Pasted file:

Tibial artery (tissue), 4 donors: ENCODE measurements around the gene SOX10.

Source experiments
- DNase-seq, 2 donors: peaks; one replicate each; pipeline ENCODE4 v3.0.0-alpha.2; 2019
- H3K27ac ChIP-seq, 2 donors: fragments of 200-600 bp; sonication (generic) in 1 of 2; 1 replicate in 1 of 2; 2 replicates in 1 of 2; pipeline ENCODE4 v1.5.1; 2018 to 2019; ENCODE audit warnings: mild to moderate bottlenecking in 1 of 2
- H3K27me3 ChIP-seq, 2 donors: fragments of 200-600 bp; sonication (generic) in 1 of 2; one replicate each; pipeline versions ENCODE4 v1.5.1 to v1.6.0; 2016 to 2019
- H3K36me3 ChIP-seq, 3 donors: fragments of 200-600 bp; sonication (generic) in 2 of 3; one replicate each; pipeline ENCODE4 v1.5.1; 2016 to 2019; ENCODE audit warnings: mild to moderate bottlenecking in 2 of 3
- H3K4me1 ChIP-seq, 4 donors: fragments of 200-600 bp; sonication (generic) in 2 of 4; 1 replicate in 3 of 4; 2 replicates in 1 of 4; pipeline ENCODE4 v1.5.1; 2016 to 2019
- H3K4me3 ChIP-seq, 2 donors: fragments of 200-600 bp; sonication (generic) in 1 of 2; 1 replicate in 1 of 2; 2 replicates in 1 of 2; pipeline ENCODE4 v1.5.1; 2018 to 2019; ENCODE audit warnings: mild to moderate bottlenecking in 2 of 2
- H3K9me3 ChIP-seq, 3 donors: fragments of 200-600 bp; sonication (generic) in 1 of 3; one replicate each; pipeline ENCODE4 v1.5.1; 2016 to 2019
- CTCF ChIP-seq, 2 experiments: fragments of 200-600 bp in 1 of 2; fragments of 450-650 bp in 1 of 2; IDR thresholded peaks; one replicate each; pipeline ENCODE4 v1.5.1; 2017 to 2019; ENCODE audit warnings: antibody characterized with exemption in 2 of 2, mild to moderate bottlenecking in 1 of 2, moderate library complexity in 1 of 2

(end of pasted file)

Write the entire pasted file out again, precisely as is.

Tibial artery (tissue), 4 donors: ENCODE measurements around the gene SOX10.

Source experiments
- DNase-seq, 2 donors: peaks; one replicate each; pipeline ENCODE4 v3.0.0-alpha.2; 2019
- H3K27ac ChIP-seq, 2 donors: fragments of 200-600 bp; sonication (generic) in 1 of 2; 1 replicate in 1 of 2; 2 replicates in 1 of 2; pipeline ENCODE4 v1.5.1; 2018 to 2019; ENCODE audit warnings: mild to moderate bottlenecking in 1 of 2
- H3K27me3 ChIP-seq, 2 donors: fragments of 200-600 bp; sonication (generic) in 1 of 2; one replicate each; pipeline versions ENCODE4 v1.5.1 to v1.6.0; 2016 to 2019
- H3K36me3 ChIP-seq, 3 donors: fragments of 200-600 bp; sonication (generic) in 2 of 3; one replicate each; pipeline ENCODE4 v1.5.1; 2016 to 2019; ENCODE audit warnings: mild to moderate bottlenecking in 2 of 3
- H3K4me1 ChIP-seq, 4 donors: fragments of 200-600 bp; sonication (generic) in 2 of 4; 1 replicate in 3 of 4; 2 replicates in 1 of 4; pipeline ENCODE4 v1.5.1; 2016 to 2019
- H3K4me3 ChIP-seq, 2 donors: fragments of 200-600 bp; sonication (generic) in 1 of 2; 1 replicate in 1 of 2; 2 replicates in 1 of 2; pipeline ENCODE4 v1.5.1; 2018 to 2019; ENCODE audit warnings: mild to moderate bottlenecking in 2 of 2
- H3K9me3 ChIP-seq, 3 donors: fragments of 200-600 bp; sonication (generic) in 1 of 3; one replicate each; pipeline ENCODE4 v1.5.1; 2016 to 2019
- CTCF ChIP-seq, 2 experiments: fragments of 200-600 bp in 1 of 2; fragments of 450-650 bp in 1 of 2; IDR thresholded peaks; one replicate each; pipeline ENCODE4 v1.5.1; 2017 to 2019; ENCODE audit warnings: antibody characterized with exemption in 2 of 2, mild to moderate bottlenecking in 1 of 2, moderate library complexity in 1 of 2